Yarn Over Murder
A Knitting Mystery #12
By Maggie Sefton
Brought to you by OBS Reviewer Jeanie
It’s early summer in Fort Connor, Colorado, and a herd of alpacas requires rescuing from a raging wildfire. Kelly Flynn and the House of Lambspun knitters may be able to save the helpless animals, but not the unexpected victim of a cold-blooded murder…
Kelly and her knitting pals were checking out the wares at the annual Wool Market—one of the largest outdoor fiber and animal fairs in Colorado—when news spread about the wildfires raging across the canyon ranches. With temperatures scorching, Kelly receives word that the alpacas of her good friend, Jayleen, are in danger. Working fast, Kelly and her pals hightail the herd to the nearby pasture of one of Jayleen’s friends—rancher Andrea Holt. But their rescue mission is interrupted by a screaming match during which Connie, a longtime employee of House of Lambspun, snaps and accuses Andrea of stealing her husband.
Days later, Andrea is found dead at her ranch—and suspicion immediately falls on Connie. Now Kelly and her friends must untangle this yarn before Connie ends up dangling by a thread…
On a Saturday morning in June, fire invaded the lush Colorado landscape, threatening wildlife, homes, and ranches. Maggie Sefton explains in her Author’s Note that the fires are based on the June 2012 High Park fires in Colorado and her effort at historical accuracy throughout. Thus begins Yarn Over Murder, Maggie Sefton’s twelfth offering of the series and perhaps one of the more intense. This mystery can be read as a stand-alone or in close order with previous ones as the way it is written, one can quickly feel part of the action.
House of Lambspun staff and patrons have close friends within the yarn and fabric community, including suppliers of alpaca wool. Kelly’s close friend who she describes as a Colorado Cowgirl, Jayleen Swinson, has an alpaca ranch which also houses alpacas owned by Kelly. Because of the location of Jayleen’s ranch, everyone with trucks and can borrow a horse trailer head to her ranch to help move the alpacas to a safer ranch. Kelly Flynn and Steve Townsend, her significant other, are among the movers. While frightened alpacas and boxes were being loaded in the vehicles and trailers, Connie Carson, an employee at Lambspun, raced in, got out of her car and started screaming at Andrea, to whose ranch many of the alpaca would be moved. Andrea Holt and Connie’s husband, Jim, were part of the transporting crew. Connie accused Andrea of stealing her husband, and Jim said he wasn’t getting back together with Connie, adding terrible words that couldn’t be taken back. As the drama unfolded, Jayleen comforted Connie so the friends transporting could get on the busy road that was full of looky-loos and people who were being evacuated.
The alpacas were successfully moved to Andrea’s ranch and boxes of office records offloaded, Over the next couple days, people were evacuated, one housing area was destroyed by fire, and hot shots came in from around the country trying to put the fire out.
It wasn’t until Monday that Mimi Shafer Parker, who ran House of Lambspun with Burt Parker, heard the terrible news that Andrea’s ex-husband Dennis found Andrea later that Saturday evening, dead, at her ranch. Connie, of course, was the first suspect. Not only was Connie a suspect, but Dennis,.who had hoped to get back together with Andrea until learning that Andrea was seeing Connie’s estranged husband, Jim. All roads were closed that would lead to Andrea’s ranch, as well as to Jayleen’s, so Kelly would be hard-pressed to enter her sleuthing mode to help determine who the real murderer was.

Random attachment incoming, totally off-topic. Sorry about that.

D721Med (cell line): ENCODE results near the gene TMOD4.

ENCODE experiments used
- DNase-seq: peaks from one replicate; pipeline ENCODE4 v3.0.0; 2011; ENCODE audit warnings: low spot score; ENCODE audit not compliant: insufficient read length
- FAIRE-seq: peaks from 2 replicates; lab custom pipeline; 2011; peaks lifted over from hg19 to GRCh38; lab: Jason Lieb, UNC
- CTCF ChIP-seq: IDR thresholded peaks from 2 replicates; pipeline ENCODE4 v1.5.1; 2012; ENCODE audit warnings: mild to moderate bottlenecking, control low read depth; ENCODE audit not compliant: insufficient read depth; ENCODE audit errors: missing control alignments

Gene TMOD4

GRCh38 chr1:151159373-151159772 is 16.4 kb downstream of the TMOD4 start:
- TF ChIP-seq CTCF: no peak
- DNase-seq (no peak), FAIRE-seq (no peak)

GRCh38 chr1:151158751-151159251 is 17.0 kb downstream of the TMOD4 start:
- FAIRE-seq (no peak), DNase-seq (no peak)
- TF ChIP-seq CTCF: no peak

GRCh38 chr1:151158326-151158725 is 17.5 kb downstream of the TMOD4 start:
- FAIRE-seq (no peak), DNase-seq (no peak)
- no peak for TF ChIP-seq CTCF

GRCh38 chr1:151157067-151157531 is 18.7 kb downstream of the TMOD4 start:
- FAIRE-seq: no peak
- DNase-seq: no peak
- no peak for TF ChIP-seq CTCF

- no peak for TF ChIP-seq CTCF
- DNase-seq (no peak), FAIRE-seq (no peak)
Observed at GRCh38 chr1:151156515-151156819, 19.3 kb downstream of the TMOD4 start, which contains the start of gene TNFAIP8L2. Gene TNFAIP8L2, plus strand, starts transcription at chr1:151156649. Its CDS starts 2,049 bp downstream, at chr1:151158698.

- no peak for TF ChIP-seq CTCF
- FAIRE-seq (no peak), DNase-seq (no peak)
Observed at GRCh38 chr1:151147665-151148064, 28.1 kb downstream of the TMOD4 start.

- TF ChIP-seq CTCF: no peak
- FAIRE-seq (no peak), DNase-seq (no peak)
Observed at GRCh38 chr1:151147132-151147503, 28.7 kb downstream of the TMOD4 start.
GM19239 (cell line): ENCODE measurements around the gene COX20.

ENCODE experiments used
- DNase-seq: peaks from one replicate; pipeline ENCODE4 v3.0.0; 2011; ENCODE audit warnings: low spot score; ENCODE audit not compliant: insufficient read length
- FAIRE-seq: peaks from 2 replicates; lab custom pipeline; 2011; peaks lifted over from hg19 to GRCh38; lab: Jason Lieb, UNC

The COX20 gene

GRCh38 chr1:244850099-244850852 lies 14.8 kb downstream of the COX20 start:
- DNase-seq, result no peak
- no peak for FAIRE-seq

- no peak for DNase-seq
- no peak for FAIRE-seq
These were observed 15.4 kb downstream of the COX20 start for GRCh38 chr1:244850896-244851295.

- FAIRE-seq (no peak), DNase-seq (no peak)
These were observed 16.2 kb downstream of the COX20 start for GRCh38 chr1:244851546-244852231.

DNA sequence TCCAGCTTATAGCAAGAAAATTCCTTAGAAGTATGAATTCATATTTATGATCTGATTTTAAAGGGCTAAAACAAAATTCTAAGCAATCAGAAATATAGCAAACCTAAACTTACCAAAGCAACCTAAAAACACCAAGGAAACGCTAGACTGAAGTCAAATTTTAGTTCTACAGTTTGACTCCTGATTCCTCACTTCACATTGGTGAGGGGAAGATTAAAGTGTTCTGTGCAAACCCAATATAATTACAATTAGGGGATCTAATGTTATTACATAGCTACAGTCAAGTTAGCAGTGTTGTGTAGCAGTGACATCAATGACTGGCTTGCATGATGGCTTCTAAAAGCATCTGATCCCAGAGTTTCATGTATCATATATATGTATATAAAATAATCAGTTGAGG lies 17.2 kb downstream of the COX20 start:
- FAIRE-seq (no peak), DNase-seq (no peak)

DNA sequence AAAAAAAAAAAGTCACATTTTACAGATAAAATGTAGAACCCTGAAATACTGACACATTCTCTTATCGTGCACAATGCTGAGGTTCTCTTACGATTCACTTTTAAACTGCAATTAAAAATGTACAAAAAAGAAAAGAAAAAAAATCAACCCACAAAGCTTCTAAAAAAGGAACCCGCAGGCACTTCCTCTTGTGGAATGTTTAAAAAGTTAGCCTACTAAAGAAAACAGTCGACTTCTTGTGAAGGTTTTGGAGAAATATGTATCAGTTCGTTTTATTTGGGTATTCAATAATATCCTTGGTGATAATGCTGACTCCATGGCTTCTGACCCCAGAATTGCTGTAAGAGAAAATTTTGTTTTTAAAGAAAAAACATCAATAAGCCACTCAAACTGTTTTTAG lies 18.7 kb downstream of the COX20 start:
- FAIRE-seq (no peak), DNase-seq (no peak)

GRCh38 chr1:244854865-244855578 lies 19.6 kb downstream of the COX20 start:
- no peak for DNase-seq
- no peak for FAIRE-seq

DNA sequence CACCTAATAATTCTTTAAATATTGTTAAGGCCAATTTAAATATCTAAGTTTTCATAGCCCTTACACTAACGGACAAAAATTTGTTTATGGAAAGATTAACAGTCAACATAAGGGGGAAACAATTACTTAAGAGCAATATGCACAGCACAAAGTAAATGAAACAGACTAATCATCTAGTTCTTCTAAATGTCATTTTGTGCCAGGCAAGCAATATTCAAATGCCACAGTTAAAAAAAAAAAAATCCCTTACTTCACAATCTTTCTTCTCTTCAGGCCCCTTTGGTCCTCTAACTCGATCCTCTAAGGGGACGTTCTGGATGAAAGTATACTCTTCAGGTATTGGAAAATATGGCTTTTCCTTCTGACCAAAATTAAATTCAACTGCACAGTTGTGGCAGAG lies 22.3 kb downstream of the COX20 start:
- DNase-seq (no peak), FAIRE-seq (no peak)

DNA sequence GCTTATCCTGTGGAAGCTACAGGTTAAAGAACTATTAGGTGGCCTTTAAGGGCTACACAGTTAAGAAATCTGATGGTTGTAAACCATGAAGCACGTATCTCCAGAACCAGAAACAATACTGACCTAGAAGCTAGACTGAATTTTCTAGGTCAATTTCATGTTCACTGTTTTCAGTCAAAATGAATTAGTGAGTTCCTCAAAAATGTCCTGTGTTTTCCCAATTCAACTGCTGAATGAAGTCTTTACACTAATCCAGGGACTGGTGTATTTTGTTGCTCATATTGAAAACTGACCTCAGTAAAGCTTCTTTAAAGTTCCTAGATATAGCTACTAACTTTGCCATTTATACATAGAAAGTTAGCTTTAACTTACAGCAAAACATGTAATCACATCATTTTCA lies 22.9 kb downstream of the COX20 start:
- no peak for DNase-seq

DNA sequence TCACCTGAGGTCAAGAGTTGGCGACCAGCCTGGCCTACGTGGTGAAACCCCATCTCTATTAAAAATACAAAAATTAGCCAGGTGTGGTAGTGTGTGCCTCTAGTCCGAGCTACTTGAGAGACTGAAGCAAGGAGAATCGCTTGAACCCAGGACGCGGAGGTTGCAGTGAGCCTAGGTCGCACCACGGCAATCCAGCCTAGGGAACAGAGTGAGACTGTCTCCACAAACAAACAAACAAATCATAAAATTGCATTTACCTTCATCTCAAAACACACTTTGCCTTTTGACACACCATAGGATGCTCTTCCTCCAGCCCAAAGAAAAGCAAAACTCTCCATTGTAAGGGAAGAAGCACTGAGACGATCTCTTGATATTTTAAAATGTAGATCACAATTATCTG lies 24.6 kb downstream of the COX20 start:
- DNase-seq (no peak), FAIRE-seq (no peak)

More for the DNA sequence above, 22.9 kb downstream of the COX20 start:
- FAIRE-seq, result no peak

Nowhere is there a group of friends who work as closely together in a crisis as these men and women. The characters are defined with excellence to meet their respective roles in this gripping novel. Even Connie, not a favored person when the story opens, has a story of her own. While only she and Jim know what really happened to their marriage, her reaction to his behavior in this extreme crisis was poor timing. These co-workers, friends, and family have an incredibly close bond, an investment in each other’s lives evidenced by their actions and conversations. Burt Parker, a retired police detective, listens to Kelly’s thoughts about who the bad guy or gal is, as over years of knowing her, he trusts the logic of her accounting mind. His former partner at the police department and he are good friends and discuss what they can regarding various cases. Whether this is the first time you are visiting Fort Connor or it has been a while, the list of characters in the front of the book is a great inclusion.
The plot in Yarn Over Murder is strengthened by reflecting actual events. Mimi, Burt, and others at Lambspun adopted Kelly into their gang when she moved to Colorado, and the alpaca ranch was part of this gang. It was fun to learn little tidbits about the alpacas that were important to the Lambspun community, as they are fascinating creatures, and I absolutely rooted for them as they were moved to safety. This mystery is complete, with all loose ends of the mystery tied up; it was also a challenge! The murderer was someone who I had considered but discarded when I couldn’t think of sufficient motive. The author kept this reader guessing until the end – the very best kind of mystery plot to have! And the kind of mystery that I highly recommend to fans of Maggie Sefton’s other novels, those who enjoy any kind of yarn or fiber crafting cozy mystery, and everyone who enjoys a well-designed tale of suspense with a high-intensity setting. This one is not to be missed!